He makes the valid observation that both the lender and the borrower have an incentive to increase the loan to value ratio. If a borrower has their heart set on a property, their desire will encourage them to take out the biggest loan they can possibly afford in order to be the winning bidder on the day of auction. Likewise, any bank has an incentive to be able to offer a borrower the largest loan possible that can be repaid.

While the idea to restrict lending based on the income of the asset may bypass the incentive of the borrower and the lender to increase the maximum that can be borrowed, it is not a proposal I am comfortable with.

Effectively it means setting a maximum price on housing assets and setting prices is not a path I wish to go down.

A better avenue is simply to progressively remove the many demand boosters and supply restrictions that make the housing market so unhealthy. If the housing market was operating as a market and not the Government backed ponzi scheme that it is now and the +Liberal Party went to enough DA meetings (Donations Anonymous) to ween themselves off property developer funded election campaigns, affordable housing would pretty much take care of itself.

Full Reserve Banking

Full reserve banking is where all the money in the economy is created by the government, not the banks as 95% of it is right now. Preferably, full reserve banking also means all the money in the economy was introduced into the economy debt free and no one has to pay any interest on that money, unlike now where the banks effectively earn their annual interest margin on all the money circulating around and around our economy each year.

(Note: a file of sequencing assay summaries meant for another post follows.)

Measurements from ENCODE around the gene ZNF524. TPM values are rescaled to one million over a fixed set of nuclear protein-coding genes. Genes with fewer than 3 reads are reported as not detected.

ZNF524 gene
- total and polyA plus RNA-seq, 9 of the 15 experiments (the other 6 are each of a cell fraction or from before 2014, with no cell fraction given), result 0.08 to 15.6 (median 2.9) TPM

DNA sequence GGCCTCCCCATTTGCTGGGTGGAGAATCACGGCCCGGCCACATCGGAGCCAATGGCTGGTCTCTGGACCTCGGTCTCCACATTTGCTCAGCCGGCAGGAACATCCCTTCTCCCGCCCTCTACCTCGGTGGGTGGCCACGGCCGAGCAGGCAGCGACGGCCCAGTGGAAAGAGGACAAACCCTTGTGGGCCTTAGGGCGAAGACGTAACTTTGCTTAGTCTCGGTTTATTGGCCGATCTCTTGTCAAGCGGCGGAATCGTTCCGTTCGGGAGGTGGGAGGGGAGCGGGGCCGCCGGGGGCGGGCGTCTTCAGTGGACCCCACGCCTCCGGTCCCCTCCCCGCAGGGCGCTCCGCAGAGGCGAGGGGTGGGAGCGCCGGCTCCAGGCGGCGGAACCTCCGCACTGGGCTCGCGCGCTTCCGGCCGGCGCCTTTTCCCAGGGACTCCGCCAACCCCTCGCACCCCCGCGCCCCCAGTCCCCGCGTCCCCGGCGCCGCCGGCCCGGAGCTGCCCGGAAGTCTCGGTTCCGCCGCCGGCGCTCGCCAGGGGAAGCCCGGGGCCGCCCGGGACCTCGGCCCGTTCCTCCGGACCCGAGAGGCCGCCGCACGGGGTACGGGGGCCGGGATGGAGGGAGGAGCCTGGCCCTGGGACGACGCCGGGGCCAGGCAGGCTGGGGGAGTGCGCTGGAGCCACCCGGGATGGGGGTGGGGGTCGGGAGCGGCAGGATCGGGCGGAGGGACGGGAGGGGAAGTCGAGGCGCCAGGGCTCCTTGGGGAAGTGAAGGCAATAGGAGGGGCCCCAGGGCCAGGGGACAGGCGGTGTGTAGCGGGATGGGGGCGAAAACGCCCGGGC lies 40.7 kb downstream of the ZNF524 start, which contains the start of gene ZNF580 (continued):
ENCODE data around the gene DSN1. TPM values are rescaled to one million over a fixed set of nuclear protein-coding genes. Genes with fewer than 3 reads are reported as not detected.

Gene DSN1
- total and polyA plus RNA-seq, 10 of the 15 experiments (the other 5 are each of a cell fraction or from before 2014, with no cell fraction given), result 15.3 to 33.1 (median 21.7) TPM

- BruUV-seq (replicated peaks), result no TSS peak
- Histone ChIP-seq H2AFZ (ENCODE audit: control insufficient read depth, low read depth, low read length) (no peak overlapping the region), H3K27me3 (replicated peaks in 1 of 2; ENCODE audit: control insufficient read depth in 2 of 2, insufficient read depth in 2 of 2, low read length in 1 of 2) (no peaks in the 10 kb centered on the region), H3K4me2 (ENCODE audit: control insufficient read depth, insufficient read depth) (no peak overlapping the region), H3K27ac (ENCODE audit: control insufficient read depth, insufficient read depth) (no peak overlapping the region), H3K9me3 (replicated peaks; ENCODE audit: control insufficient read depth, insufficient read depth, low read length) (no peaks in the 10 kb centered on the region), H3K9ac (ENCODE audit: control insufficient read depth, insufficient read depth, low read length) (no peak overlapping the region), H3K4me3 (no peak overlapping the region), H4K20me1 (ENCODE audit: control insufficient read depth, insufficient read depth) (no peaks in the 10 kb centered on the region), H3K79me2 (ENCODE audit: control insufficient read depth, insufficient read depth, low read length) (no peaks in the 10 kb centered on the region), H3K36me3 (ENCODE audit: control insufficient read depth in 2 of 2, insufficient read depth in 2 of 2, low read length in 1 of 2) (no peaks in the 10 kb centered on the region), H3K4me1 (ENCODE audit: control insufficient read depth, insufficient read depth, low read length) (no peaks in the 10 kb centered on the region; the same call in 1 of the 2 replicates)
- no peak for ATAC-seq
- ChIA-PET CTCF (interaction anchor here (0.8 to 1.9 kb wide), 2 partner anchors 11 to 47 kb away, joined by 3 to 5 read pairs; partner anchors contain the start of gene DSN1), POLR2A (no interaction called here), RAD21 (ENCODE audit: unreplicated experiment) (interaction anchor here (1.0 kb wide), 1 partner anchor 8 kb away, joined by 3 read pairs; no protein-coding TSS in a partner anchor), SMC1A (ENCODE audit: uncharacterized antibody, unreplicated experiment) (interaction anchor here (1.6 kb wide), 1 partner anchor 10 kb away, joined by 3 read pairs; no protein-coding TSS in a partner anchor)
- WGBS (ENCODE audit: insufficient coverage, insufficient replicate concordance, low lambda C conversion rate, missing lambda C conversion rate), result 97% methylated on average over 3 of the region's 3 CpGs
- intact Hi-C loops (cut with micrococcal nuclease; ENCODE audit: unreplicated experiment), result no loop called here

Full reserve banking is something I support.

Steve Keen does support the idea of full reserve banking but has a reservation.

His reservation is that he does not see the ability of the fractional reserve banking system to create money as the immediate cause of banking crises. That the way in which the money is spent is a more important contributing factor to a financial crises. Based on the work he has done showing that the deceleration [link] of debt creation is a major contributing factor to a downturn, I would not doubt him on this point.

For me, one of my core values is that my time is important and therefore, your time is important, which is why I gave this blog the name it has. My support for full reserve banking has nothing to do with whether it can eliminate banking crises, it is because I believe that it is fundamentally wrong that a private institution has the capacity to create 1000’s of work hours as a debt that must be repaid for a quarter of a lifetime by any man attempting to live a normal life.

His second reservation is a doubt that any Government would be able to get the creation of money bit right.

This is a valid doubt and there is not much value trying to address it without specifics, which are not in place for Australia at the current time in terms of some concrete proposal / Bill of how we should move toward full reserve banking.